Pensions, Public Housing, Transportation Split San Diego Voters On Party Lines
Monday, December 31, 2012
What you think about pensions, public housing, transportation and land use may depend on whether you’re a Democrat or a Republican. That’s according to UC San Diego political scientist Craig Burnett.
Aired 12/31/12 on KPBS News.
UC San Diego researchers surveyed San Diego voters on their opinions of local candidates and local issues. They found unexpected results.
Before November’s election, he worked with another researcher, Vlad Kogan, to survey some San Diego voters on their opinions of local candidates and local issues. They emailed surveys to local voters and found unexpected results.
While you would think Democrats and Republicans would be deeply divided on hot button national issues like gay marriage and abortion, Burnett found they’re divided on generic local issues as well.
For example, his survey asked voters if they thought San Diego should end pensions for city employees. Both Democrats and Republicans favored the move, but there was a stark difference in the results. While just over 50 percent of Democrats supported ending pensions, almost 86 percent of Republicans favored it.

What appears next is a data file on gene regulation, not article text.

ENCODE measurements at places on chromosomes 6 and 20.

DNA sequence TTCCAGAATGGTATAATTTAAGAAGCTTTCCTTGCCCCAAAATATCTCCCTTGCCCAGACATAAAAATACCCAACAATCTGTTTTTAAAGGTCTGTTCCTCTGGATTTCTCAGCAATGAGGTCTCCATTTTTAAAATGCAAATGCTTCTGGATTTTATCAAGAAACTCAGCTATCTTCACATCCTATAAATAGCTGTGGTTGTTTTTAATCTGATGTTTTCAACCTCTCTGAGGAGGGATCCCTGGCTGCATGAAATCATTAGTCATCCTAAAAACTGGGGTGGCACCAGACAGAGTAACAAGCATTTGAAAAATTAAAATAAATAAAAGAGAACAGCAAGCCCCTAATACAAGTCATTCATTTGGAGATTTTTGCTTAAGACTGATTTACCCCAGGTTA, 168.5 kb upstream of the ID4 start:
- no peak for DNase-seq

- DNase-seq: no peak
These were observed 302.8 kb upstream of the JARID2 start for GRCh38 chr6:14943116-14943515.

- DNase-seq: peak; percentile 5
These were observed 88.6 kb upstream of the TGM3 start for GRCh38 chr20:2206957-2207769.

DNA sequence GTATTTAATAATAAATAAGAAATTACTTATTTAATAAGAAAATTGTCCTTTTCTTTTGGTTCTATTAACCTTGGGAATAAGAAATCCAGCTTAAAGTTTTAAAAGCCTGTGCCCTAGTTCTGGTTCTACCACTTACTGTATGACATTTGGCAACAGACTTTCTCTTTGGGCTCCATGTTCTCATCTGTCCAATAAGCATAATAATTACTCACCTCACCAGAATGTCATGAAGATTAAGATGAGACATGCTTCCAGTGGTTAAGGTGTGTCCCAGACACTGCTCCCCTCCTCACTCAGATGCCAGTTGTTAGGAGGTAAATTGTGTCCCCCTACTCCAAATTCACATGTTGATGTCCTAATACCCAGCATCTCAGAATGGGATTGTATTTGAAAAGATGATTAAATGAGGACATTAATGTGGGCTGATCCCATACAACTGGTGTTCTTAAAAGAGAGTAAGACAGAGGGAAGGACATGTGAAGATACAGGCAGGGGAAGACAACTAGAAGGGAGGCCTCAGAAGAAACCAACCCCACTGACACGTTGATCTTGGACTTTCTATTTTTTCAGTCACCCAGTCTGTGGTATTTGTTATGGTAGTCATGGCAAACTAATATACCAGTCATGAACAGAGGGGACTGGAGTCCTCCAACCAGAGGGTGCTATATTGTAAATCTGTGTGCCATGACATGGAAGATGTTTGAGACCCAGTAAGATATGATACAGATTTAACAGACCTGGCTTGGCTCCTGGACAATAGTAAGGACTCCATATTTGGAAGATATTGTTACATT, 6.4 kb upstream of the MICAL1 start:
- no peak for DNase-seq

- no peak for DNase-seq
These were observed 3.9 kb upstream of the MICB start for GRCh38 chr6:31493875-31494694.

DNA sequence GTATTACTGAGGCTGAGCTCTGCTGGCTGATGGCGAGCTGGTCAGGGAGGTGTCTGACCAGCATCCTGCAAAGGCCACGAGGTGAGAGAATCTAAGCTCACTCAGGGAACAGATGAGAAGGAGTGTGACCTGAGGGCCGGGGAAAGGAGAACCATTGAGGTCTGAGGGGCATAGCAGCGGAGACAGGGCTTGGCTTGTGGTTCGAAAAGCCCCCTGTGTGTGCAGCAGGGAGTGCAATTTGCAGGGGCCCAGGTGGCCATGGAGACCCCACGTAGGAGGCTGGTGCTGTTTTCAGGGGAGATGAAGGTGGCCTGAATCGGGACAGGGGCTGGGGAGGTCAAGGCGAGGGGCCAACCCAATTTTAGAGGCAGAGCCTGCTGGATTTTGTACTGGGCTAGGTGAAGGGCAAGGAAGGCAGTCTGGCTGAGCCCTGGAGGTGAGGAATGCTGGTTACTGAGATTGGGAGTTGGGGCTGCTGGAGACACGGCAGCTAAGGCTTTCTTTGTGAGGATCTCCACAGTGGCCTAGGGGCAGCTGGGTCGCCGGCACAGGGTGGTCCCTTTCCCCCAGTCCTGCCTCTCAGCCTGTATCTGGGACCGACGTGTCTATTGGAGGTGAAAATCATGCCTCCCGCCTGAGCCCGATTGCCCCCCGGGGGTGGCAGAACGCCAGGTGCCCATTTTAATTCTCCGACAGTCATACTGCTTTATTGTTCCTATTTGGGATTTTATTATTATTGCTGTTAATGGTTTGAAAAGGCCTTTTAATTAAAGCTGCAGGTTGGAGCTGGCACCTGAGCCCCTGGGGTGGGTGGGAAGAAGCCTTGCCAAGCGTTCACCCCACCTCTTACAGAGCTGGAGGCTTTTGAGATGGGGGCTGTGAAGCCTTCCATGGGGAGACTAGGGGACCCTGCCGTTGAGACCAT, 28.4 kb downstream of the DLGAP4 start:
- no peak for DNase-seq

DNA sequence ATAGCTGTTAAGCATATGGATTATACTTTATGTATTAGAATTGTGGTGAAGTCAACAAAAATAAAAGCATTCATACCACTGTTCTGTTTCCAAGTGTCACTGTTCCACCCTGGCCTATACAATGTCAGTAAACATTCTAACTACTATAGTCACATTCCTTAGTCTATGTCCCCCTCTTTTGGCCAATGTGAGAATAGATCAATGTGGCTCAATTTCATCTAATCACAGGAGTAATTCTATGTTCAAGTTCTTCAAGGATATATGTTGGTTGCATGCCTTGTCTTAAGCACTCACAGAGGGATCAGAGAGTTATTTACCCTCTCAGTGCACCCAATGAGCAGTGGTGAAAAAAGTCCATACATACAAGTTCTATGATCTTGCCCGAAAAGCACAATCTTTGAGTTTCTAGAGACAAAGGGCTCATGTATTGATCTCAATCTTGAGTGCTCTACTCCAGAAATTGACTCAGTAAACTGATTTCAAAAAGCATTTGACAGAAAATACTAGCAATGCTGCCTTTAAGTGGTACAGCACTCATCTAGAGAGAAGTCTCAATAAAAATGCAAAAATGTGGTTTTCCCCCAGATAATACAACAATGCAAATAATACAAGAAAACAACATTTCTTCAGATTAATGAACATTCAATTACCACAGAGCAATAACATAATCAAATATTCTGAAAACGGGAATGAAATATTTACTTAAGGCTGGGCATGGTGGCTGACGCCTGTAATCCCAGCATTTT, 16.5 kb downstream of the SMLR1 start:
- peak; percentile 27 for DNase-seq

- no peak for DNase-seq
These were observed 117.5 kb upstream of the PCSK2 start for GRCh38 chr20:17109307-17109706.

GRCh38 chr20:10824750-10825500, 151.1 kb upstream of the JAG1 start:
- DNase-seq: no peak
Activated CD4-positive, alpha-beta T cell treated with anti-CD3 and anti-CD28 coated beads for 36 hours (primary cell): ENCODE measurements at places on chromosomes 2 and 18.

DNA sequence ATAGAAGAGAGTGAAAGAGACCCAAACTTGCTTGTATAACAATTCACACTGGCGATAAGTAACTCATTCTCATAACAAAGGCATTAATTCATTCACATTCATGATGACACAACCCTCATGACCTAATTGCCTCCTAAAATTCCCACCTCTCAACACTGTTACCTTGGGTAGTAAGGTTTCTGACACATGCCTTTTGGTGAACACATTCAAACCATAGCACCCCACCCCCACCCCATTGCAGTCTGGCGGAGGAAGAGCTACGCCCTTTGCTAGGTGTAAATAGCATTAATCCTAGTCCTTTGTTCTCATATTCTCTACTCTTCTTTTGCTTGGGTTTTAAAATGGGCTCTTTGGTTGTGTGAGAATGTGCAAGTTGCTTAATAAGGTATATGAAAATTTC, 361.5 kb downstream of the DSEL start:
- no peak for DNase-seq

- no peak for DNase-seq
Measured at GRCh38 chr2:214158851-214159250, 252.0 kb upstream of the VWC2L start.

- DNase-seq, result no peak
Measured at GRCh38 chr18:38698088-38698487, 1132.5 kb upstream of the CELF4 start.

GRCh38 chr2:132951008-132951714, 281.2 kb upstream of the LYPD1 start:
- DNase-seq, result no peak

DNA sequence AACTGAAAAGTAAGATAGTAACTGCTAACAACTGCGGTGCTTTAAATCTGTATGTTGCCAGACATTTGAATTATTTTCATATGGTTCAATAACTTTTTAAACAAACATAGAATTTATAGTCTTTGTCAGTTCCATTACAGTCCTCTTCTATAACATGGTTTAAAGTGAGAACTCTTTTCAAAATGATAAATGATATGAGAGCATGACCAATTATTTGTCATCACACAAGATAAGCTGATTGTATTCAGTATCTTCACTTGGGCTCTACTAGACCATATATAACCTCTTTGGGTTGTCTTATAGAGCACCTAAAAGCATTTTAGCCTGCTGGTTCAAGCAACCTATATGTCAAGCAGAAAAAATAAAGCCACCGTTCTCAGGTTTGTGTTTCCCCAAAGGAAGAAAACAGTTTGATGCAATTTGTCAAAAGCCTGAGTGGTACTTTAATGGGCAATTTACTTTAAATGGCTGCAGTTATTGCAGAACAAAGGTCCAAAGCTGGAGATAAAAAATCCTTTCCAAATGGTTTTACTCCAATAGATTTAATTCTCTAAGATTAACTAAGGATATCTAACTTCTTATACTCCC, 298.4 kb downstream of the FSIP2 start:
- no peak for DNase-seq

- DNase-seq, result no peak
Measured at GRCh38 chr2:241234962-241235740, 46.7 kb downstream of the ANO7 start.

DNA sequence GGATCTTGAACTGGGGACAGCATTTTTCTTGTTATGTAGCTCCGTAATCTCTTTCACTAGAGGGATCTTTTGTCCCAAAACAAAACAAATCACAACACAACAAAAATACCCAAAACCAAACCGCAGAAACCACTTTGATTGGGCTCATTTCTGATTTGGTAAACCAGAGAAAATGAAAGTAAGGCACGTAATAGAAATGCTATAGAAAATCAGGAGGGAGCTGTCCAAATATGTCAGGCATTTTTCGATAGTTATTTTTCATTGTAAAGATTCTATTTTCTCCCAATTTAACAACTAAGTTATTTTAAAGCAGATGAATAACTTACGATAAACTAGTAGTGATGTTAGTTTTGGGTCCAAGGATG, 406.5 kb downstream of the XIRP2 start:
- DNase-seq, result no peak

“This is not necessarily expected, because we think that non-partisan races are not supposed to be very polarized," Burnett said. "But what we’re finding actually is that issues at the local level tend to be more polarized than you might think.”
Burnett said they also found 30 to 40 percent gaps in Democrats' and Republicans' opinions toward public housing, transportation and land use.
He was also surprised to learn that voters’ view of unions and their view of then-mayoral candidate Bob Filner aren’t strongly connected. He expected voters who support unions would support Filner, and voters who oppose unions would oppose Filner.
“While there’s definitely those effects, they’re not very strong effects, so that’s left us wondering, well what exactly are the value of these endorsements in local elections?” Burnett said.
Burnett hopes to expand his research to other cities to see if they are as polarized over local issues as San Diego is.